In the Hill Country

Pedernales Cellars in Stonewall is celebrating its 15th anniversary with a special event December 8-10. Throughout the weekend, the winery will offer an anniversary bundle featuring three special wines for $99 plus tax. On Saturday, December 9, visitors can stop by to enjoy wine and cake while supplies last. Reservations are required for tastings, and can be made online via Tock or by emailing tasting@pedernalescellars.com.

From Jingle Bell Runs to photos with Cowboy Kringle, the Christmas season is in full swing in Gruene. There are festive holiday happenings during every weekend in December, starting with the 22nd annual Gruene Pony Express Ride, the Gruene Town Lighting, and the Christmas Market Days on Saturday, December 2. And if swing dancing is on the list of resolutions for 2024, Texans can get a head start by visiting Gruene Hall on December 19 and 26 to learn easy, fun moves for beginners. Swing dancing lessons are $10 per person, but many other family-friendly events in Gruene are free to the public.

There's plenty of time to make your way down to Thompson San Antonio – Riverwalk for a unique 12 Days of Christmas event that runs December 12-23. Activities include complimentary mini-massages from the Thompson Spa's expert therapists on December 13, a must-know mixology class on December 17, and a live jazz performance on December 21. These events are free, and visitors can register to participate online via the website.

Across North Texas

In its first holiday season, the new Omni PGA Frisco Resort is offering a special "Home On the Range for the Holidays" package that includes movie nights, holiday games and crafts, s'mores, and a Santa meet-and-greet. Valet parking, early check-in and check-out, and weekend breakfast are included. Nightly rates for the holiday package (offered through December 23) begin at $426. For some extra holiday wonderment, guests can unwrap up to 20 percent off their stay at the resort with the Ticket to Wonder package in partnership with Dallas chocolatier Kate Weiser.

In the Houston-Galveston area

The Dickens on the Strand Festival in Galveston received quite a gift for its 50th anniversary: official recognition from the United Kingdom’s Parliament. The annual event immerses visitors in the world of Charles Dickens' larger-than-life characters in 19th-century England. From December 1-3, the family-friendly festival will include fun parades, entertainment on four different stages, and costumed vendors selling Victorian-inspired crafts, clothing, jewelry, and more. Admission is $25 for adults, $18 for children aged 7-12, and free for children aged 6 and under. Tickets can purchased via Eventbrite.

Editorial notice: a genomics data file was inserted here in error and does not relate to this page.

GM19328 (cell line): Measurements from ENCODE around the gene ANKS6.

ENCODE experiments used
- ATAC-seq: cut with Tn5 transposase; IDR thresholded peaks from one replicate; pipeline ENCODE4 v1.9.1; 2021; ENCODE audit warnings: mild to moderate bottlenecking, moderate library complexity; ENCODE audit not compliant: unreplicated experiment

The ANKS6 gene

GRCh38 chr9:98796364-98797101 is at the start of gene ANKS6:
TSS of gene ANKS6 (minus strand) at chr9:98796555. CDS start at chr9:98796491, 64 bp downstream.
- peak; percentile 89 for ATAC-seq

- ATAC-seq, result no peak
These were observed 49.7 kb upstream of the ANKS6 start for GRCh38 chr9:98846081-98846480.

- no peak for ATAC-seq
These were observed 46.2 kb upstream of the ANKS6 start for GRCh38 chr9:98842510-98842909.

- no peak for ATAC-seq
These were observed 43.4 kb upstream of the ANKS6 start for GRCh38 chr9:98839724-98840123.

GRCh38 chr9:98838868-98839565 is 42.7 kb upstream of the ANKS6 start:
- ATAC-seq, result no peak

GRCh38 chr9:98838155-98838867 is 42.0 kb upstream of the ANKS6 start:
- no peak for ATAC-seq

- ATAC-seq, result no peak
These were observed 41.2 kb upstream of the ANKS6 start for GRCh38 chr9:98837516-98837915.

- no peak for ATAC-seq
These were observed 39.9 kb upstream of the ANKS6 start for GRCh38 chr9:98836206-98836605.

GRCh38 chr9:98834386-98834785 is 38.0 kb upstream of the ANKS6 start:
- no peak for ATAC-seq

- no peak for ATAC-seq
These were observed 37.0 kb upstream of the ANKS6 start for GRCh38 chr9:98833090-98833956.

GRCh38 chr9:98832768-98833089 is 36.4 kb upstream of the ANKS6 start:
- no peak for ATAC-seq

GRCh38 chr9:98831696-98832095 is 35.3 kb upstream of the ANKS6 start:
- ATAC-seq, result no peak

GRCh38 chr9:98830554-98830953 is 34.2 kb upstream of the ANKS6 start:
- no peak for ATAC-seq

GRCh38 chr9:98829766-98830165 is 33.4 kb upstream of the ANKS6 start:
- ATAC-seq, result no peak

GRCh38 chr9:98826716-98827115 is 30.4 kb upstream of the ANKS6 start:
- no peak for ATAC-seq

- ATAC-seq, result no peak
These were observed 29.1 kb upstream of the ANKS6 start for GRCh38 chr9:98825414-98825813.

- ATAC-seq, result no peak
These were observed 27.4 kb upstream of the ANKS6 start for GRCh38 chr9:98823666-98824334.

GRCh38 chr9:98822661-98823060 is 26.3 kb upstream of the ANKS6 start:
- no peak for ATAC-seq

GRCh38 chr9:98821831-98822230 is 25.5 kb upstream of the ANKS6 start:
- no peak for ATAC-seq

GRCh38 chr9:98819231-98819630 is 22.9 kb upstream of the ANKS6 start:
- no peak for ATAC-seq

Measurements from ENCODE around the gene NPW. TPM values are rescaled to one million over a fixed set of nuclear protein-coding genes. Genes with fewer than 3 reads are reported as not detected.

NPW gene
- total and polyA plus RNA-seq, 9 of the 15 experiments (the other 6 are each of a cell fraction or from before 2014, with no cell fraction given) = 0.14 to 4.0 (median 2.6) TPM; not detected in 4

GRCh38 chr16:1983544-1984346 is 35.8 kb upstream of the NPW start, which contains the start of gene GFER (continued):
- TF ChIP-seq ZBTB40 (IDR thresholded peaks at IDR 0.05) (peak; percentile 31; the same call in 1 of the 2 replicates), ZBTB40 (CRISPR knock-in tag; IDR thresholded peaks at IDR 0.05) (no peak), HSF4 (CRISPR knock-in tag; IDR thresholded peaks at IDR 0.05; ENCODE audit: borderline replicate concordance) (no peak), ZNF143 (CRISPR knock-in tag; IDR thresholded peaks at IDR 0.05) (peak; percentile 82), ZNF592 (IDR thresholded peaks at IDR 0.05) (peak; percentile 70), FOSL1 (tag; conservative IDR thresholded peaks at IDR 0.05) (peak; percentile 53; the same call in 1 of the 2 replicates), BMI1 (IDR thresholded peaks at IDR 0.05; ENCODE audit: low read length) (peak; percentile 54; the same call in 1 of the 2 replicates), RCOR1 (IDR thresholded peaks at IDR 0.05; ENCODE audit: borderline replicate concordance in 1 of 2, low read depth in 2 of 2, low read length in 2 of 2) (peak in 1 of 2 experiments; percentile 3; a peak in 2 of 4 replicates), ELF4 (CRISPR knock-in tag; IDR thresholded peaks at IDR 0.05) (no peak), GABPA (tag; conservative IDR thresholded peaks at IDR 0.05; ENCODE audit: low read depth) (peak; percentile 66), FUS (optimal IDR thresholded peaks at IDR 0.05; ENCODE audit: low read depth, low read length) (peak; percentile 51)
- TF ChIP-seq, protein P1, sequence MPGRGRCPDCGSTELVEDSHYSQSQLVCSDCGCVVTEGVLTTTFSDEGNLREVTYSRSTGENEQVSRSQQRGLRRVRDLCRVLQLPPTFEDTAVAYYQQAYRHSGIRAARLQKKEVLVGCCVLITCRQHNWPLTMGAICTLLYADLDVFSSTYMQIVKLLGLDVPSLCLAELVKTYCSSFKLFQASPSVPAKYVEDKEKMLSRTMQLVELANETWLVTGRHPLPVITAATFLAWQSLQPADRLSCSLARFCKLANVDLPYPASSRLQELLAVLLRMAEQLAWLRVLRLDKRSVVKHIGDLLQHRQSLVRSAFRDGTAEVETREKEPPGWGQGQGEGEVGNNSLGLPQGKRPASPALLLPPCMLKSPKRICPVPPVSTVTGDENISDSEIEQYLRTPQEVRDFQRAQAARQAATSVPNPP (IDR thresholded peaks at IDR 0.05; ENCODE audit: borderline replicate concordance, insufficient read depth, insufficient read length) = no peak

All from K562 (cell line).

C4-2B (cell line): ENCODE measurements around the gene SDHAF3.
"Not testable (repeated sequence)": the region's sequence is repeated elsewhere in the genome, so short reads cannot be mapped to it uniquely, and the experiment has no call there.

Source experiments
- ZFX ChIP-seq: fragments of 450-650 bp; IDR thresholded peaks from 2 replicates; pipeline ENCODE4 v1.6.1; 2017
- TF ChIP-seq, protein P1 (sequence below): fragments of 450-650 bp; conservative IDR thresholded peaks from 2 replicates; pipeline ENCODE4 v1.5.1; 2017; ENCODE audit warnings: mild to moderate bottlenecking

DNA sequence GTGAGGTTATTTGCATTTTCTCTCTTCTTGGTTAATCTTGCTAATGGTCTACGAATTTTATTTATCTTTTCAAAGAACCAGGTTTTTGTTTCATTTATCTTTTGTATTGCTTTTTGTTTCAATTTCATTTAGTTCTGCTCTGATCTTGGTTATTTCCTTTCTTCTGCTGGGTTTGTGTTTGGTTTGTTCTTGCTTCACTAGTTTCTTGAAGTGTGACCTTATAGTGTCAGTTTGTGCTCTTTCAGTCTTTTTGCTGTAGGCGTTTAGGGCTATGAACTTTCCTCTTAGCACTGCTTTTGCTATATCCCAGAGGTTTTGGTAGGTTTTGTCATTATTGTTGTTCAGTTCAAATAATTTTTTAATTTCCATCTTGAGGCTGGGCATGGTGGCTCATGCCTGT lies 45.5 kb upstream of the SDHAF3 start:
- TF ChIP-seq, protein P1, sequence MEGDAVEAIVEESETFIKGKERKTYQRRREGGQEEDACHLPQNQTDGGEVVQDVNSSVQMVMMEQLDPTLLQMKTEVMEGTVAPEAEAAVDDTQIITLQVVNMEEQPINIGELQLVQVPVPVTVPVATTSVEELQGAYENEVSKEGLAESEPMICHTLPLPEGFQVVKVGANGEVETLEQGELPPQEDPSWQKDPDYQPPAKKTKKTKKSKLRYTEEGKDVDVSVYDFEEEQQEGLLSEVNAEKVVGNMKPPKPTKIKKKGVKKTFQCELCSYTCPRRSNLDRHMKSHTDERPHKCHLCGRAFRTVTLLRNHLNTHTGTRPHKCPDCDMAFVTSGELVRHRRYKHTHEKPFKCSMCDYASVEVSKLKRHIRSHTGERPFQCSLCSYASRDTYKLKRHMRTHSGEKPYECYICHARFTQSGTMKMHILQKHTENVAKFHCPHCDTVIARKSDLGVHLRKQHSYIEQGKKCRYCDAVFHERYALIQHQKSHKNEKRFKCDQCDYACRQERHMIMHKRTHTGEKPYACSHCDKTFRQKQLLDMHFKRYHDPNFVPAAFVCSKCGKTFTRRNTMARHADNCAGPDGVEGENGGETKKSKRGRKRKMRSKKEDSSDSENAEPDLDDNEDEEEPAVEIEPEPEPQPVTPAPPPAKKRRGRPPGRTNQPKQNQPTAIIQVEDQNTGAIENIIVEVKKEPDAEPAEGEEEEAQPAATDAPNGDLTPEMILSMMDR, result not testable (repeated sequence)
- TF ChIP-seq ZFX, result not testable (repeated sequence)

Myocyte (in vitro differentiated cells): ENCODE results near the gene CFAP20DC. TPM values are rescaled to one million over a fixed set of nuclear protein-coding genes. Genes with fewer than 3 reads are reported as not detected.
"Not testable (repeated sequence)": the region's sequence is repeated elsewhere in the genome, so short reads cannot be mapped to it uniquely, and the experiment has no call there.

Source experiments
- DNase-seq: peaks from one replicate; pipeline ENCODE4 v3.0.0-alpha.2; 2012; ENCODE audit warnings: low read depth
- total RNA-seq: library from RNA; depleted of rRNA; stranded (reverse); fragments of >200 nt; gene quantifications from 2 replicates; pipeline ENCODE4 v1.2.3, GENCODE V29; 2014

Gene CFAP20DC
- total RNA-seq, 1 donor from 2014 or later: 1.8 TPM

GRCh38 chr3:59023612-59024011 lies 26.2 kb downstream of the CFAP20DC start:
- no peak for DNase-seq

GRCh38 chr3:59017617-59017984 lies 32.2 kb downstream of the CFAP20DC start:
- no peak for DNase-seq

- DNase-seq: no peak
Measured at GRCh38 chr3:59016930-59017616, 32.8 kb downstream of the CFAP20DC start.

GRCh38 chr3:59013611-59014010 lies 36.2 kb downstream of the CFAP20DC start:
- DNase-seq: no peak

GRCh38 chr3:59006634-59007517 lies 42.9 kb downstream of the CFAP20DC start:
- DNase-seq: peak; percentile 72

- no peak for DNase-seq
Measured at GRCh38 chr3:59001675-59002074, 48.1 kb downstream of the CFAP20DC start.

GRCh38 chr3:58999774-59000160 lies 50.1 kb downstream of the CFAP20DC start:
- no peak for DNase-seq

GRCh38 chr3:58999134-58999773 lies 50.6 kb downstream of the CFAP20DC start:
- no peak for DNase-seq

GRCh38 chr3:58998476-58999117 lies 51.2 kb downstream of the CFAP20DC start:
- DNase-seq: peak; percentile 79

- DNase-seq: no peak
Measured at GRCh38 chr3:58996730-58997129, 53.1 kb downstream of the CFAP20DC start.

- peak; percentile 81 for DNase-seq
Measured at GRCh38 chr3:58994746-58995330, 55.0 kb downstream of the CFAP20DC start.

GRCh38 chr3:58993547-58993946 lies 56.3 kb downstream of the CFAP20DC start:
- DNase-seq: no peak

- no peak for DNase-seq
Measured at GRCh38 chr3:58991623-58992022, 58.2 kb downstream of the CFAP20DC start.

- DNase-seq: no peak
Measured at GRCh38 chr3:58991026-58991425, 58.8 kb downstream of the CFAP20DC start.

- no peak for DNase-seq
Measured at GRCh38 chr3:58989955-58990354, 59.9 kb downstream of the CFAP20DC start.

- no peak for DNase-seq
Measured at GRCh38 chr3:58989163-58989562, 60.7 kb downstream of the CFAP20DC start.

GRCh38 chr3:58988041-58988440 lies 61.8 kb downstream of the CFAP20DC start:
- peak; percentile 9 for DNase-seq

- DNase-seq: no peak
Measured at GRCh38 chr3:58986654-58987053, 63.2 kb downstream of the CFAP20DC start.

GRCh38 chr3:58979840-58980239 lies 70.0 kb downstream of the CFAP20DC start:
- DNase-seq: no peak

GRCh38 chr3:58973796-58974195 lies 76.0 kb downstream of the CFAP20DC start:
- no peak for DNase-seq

And if you're looking for a swanky place to stay during the festival weekend (or any weekend, for that matter), Gavleston's newly-opened Hotel Lucine (formerly the Treasure Isle Motel) is a brand-new contender. CultureMap's Eric Sandler shared his first impressions of the hotel and all of its luxe amenities, including its rooftop bar, lobby bar and restaurant, and The Fancy – a "fine-ish" dining restaurant currently serving dinner. The hotel’s owners aimed to transform the two-story property into a "modern experience designed to appeal to gen x’ers and millennials." Nightly rates at Hotel Lucine begin at $155 in December.

The C. Baldwin Hotel in downtown Houston is enticing hotel guests (and any visitors who want to make merry) with 12 Days of Cocktails, featuring a rotating specialty cocktail menu available at the hotel's Lobby Bar and Rosalie Italian Soul. Seasonal offerings include Apple Cider Old Fashioned, Pumpkin Spice Martini, Winter Spritz, and more. Plus, a special holiday market in partnership with Houston's Southern Kindness Gallery will feature 30 local artisans, Saturday, December 9. More information can be found online.

At home in Austin

On Christmas Eve, families staying at Austin's Commodore Perry Estate can enjoy milk and cookies while children write their letters to Santa, then feast on a special Christmas Eve prime rib dinner and participate in holiday cookie decorating. On Christmas Day, the resort will have a breakfast display of homemade pastries and more. A special yuletide feast prepared by Chef Bradley and Chef Susana will be available all day, paired with holiday wines curated by the estate's sommelier. Rates at Commodore Perry Estate begin at $454 per night in December.

Santa is making special appearances throughout Texas to learn what children want for Christmas, and at the Barton Creek Square, families will be able to grab a photo with Mr. Claus throughout the month. On December 5 and 12, families can don their most festive holiday pajamas for a Pajama Day photo op with Santa. Visitors also can bring their furry friends for special pet photo sessions on December 10, 6:30-8:30 pm. Reservations are encouraged, and can be made via whereissanta.com.

The Hyatt Centric Congress Avenue Austin has launched its own deluxe holiday deal for guests through January 3: the Miracle on Congress Avenue package. Guests can use the promo code "WINTER" when booking a stay at the hotel's Artist's Residence and enjoy the comforts of a beautifully decorated holiday-themed penthouse suite on the 31st floor, a $100 food and beverage credit that can be used at the famed Luminaire restaurant or Le Bis rooftop terrace bar, and a complimentary holiday mini bar. Rates for the Miracle on Congress Avenue package begin at $747 per night.